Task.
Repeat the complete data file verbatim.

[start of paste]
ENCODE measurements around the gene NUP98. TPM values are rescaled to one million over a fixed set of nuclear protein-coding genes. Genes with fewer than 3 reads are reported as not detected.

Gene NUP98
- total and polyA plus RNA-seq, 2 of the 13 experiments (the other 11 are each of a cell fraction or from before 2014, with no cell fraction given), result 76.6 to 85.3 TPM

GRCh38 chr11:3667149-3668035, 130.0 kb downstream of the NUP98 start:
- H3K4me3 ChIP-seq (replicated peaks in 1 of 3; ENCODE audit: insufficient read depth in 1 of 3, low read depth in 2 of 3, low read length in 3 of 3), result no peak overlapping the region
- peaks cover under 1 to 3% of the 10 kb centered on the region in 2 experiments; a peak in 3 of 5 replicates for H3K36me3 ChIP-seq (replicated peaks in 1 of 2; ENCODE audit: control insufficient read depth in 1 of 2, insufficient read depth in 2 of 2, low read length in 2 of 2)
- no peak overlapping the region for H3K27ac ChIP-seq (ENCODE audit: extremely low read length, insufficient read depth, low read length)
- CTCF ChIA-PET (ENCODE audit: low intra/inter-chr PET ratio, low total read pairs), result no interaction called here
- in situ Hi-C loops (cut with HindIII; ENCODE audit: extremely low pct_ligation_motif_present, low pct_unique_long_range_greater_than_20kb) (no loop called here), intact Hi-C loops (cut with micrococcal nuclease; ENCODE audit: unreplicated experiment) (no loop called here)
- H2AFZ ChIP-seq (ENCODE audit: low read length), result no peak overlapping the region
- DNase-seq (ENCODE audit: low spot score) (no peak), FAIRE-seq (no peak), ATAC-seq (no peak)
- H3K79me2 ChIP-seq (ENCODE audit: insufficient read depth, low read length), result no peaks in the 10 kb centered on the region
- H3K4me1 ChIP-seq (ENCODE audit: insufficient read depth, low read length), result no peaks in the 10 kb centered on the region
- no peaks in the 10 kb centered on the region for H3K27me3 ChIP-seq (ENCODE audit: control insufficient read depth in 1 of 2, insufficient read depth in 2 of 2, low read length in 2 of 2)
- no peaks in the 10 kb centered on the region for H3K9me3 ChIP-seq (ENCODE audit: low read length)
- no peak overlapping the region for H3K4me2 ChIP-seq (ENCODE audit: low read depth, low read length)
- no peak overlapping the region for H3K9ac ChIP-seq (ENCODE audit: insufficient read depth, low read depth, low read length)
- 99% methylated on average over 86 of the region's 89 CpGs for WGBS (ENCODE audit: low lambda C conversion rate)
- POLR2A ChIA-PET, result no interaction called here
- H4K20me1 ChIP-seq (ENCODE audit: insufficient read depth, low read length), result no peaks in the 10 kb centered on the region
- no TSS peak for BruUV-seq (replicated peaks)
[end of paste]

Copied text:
ENCODE measurements around the gene NUP98. TPM values are rescaled to one million over a fixed set of nuclear protein-coding genes. Genes with fewer than 3 reads are reported as not detected.

Gene NUP98
- total and polyA plus RNA-seq, 2 of the 13 experiments (the other 11 are each of a cell fraction or from before 2014, with no cell fraction given), result 76.6 to 85.3 TPM

GRCh38 chr11:3667149-3668035, 130.0 kb downstream of the NUP98 start:
- H3K4me3 ChIP-seq (replicated peaks in 1 of 3; ENCODE audit: insufficient read depth in 1 of 3, low read depth in 2 of 3, low read length in 3 of 3), result no peak overlapping the region
- peaks cover under 1 to 3% of the 10 kb centered on the region in 2 experiments; a peak in 3 of 5 replicates for H3K36me3 ChIP-seq (replicated peaks in 1 of 2; ENCODE audit: control insufficient read depth in 1 of 2, insufficient read depth in 2 of 2, low read length in 2 of 2)
- no peak overlapping the region for H3K27ac ChIP-seq (ENCODE audit: extremely low read length, insufficient read depth, low read length)
- CTCF ChIA-PET (ENCODE audit: low intra/inter-chr PET ratio, low total read pairs), result no interaction called here
- in situ Hi-C loops (cut with HindIII; ENCODE audit: extremely low pct_ligation_motif_present, low pct_unique_long_range_greater_than_20kb) (no loop called here), intact Hi-C loops (cut with micrococcal nuclease; ENCODE audit: unreplicated experiment) (no loop called here)
- H2AFZ ChIP-seq (ENCODE audit: low read length), result no peak overlapping the region
- DNase-seq (ENCODE audit: low spot score) (no peak), FAIRE-seq (no peak), ATAC-seq (no peak)
- H3K79me2 ChIP-seq (ENCODE audit: insufficient read depth, low read length), result no peaks in the 10 kb centered on the region
- H3K4me1 ChIP-seq (ENCODE audit: insufficient read depth, low read length), result no peaks in the 10 kb centered on the region
- no peaks in the 10 kb centered on the region for H3K27me3 ChIP-seq (ENCODE audit: control insufficient read depth in 1 of 2, insufficient read depth in 2 of 2, low read length in 2 of 2)
- no peaks in the 10 kb centered on the region for H3K9me3 ChIP-seq (ENCODE audit: low read length)
- no peak overlapping the region for H3K4me2 ChIP-seq (ENCODE audit: low read depth, low read length)
- no peak overlapping the region for H3K9ac ChIP-seq (ENCODE audit: insufficient read depth, low read depth, low read length)
- 99% methylated on average over 86 of the region's 89 CpGs for WGBS (ENCODE audit: low lambda C conversion rate)
- POLR2A ChIA-PET, result no interaction called here
- H4K20me1 ChIP-seq (ENCODE audit: insufficient read depth, low read length), result no peaks in the 10 kb centered on the region
- no TSS peak for BruUV-seq (replicated peaks)